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Liberia: Repatriation operation picking up pace

Briefing notes

Liberia: Repatriation operation picking up pace

14 December 2004

The Liberian repatriation operation is picking up pace, with the first returns arriving back from Côte d'Ivoire yesterday and the start of the repatriation by sea from Ghana set for tomorrow.

On Monday, Côte d'Ivoire joined in the regional repatriation movement for the first time since it began last October, flying home 47 Liberian refugees from Abidjan to Monrovia. The group is part of the some 5,000 Liberian refugees settled in Abidjan who say that with the heightened crisis in Côte d'Ivoire they fear for their safety and wish to return to Liberia.

In the refugee hosting zones in western Côte d'Ivoire, another 500 Liberian refugees have asked UNHCR to help them return for the same reasons. However, the vast majority of Liberian refugees in Côte d'Ivoire are originally from Grand Gedeh, Maryland and Nimba counties, which are yet to be declared safe, preventing UNHCR from assisting them home at the moment.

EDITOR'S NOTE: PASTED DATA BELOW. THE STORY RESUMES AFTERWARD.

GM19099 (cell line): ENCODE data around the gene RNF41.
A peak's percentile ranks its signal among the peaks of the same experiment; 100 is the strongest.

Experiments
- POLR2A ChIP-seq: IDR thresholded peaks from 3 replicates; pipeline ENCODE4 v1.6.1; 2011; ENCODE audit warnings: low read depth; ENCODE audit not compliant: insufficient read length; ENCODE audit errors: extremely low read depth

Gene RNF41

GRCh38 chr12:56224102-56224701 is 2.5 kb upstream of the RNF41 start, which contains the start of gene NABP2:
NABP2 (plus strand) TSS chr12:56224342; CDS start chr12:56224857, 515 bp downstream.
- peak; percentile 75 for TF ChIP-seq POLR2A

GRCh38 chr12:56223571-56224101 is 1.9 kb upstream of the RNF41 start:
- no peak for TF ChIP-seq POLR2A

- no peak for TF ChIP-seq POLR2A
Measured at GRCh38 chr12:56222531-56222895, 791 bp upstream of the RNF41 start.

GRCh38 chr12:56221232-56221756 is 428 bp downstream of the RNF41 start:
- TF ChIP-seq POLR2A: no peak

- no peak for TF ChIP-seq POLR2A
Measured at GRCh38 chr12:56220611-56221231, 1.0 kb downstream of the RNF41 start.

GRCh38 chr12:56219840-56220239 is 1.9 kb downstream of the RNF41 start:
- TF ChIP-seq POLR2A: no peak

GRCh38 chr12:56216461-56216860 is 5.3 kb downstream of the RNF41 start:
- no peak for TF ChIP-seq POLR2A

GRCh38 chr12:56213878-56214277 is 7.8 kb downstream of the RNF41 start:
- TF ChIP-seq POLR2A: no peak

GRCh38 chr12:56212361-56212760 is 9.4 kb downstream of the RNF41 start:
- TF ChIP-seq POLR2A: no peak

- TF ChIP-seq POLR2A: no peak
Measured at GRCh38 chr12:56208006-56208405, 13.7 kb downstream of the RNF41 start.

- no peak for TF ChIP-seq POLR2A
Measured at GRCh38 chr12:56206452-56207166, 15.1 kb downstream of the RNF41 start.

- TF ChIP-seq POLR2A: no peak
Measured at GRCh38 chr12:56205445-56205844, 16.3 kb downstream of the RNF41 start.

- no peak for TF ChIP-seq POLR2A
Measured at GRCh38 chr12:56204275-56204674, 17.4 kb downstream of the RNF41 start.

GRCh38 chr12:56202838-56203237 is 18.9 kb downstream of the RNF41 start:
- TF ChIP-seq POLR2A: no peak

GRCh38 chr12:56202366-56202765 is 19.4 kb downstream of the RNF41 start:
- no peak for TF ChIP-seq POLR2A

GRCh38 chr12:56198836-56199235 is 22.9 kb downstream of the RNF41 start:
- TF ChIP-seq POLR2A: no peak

In Ghana, the ship MV Cerano, chartered by the International Organization for Migration, is scheduled to depart from Tema, the country's main port, on Wednesday on a three-and-a-half-day voyage to Monrovia, taking 350 Liberian refugees and their luggage back home.

The repatriating refugees will depart from the Buduburam refugee settlement some 35 km from Accra, where some of them had been staying for over 10 years. Many of them will be carrying livestock, personal effects, locally made commercial bread ovens and foodstuffs such as yams and bags of peanuts.

UNHCR has helped some 4,300 Liberian refugees return home since the repatriation started on 1 October by land, air and shortly sea. Over the next three years we expect some 340,000 Liberian refugees across West Africa to return home, including 150,000 in 2005.